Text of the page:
We’ve had peak oil, now there’s peak water.
Peak oil has generated headlines in recent years, but the real threat to our future is peak water. There are substitutes for oil, but not for water.
We drink on average four liters of water per day, in one form or another, but the food we eat each day requires 2,000 liters of water to produce. Getting enough water to drink is relatively easy, but finding enough to produce the ever-growing quantities of grain the world consumes is another matter.
Grain consumed directly supplies nearly half of our calories. That consumed indirectly as meat, milk, and eggs supplies a large part of the remainder. Today roughly 40 percent of the world grain harvest comes from irrigated land.
During the last half of the twentieth century, the world’s irrigated area expanded from close to 250 million acres in 1950 to roughly 700 million in 2000. But since then the growth in irrigation has come to a near standstill, expanding only 10 percent between 2000 and 2010.
Today some 18 countries, containing half the world’s people, are overpumping their aquifers. Among these are the big three grain producers—China, India, and the United States—and several other populous countries, including Iran, Pakistan and Mexico.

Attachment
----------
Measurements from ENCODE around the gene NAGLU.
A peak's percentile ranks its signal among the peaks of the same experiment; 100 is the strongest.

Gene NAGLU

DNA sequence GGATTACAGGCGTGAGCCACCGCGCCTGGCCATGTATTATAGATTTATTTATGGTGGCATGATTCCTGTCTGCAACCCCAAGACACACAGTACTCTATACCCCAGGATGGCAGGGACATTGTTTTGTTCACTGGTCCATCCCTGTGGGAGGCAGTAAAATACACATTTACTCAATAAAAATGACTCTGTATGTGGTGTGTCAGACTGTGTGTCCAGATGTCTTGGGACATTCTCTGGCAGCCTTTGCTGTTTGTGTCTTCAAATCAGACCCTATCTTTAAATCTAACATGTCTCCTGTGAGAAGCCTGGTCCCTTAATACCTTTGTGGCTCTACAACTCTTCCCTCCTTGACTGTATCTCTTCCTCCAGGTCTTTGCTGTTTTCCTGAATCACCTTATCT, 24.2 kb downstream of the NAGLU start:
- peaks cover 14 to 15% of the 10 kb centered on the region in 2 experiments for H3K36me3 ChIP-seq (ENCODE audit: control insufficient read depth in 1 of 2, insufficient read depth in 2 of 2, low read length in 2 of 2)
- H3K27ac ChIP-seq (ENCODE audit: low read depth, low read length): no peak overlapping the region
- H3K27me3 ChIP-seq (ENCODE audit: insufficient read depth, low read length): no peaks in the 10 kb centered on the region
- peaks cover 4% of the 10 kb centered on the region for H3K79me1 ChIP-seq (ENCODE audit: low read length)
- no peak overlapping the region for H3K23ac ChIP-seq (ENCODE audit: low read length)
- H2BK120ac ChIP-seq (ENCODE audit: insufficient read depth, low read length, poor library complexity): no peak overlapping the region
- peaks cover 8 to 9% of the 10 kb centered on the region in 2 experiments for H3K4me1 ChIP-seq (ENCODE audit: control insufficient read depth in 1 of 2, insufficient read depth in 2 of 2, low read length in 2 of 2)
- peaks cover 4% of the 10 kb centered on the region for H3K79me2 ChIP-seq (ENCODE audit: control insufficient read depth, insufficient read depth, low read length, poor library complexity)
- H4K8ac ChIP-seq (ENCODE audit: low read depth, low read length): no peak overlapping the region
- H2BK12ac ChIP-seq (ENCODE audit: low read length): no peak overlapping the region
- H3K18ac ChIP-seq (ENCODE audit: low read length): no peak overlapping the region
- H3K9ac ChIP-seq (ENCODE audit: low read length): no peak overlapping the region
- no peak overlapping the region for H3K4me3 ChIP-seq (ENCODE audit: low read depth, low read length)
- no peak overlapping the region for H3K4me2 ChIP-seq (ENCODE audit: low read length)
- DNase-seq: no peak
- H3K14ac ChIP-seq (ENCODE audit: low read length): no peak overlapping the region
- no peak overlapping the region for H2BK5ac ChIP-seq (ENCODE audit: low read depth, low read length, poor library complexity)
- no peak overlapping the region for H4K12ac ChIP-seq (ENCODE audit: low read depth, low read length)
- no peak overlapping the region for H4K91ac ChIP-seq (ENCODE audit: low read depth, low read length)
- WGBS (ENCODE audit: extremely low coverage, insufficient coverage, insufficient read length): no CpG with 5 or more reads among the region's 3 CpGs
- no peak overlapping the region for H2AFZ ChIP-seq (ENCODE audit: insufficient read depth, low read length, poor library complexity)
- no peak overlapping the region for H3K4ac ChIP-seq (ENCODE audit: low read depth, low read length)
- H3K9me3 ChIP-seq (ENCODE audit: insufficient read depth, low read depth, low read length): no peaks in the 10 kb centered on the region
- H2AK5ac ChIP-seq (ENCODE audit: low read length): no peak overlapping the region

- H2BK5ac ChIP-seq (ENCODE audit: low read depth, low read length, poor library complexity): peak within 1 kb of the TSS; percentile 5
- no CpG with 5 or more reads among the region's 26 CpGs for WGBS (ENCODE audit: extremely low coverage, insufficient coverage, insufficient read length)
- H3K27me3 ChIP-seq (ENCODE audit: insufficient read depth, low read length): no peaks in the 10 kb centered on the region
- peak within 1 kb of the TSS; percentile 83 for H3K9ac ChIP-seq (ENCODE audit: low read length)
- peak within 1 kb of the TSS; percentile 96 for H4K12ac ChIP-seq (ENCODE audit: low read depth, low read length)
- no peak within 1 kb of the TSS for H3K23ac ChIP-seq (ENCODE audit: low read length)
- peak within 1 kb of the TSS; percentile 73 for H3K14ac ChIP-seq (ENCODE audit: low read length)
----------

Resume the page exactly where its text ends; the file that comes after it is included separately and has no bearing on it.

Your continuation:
During the last couple of decades, some of these countries have overpumped to the point where aquifers are being depleted and wells are going dry. Several have passed not only peak water, but also the peak in grain production that often follows. Among the countries whose use of water has peaked and begun to decline are Saudi Arabia, Syria, Iraq, and Yemen. In each of these countries peak grain has followed peak water. . .
Over pumping of aquifers is a problem but there are solutions including more efficient irrigation and water storage.
Some aquifers have been over-pumped in New Zealand but that is being addressed and peak water isn’t likely to be a problem here where we are blessed with so much water.
Our problem isn’t how much, or how little, water we have, it’s where we have it.
Water isn’t always where we need it, when we need it.
One solution to that is water harvesting – storing water when there’s more than enough to use when there’s too little.
That provides not only environmental benefits but social ones too through recreational opportunities and it’s a very good way to beat peak water.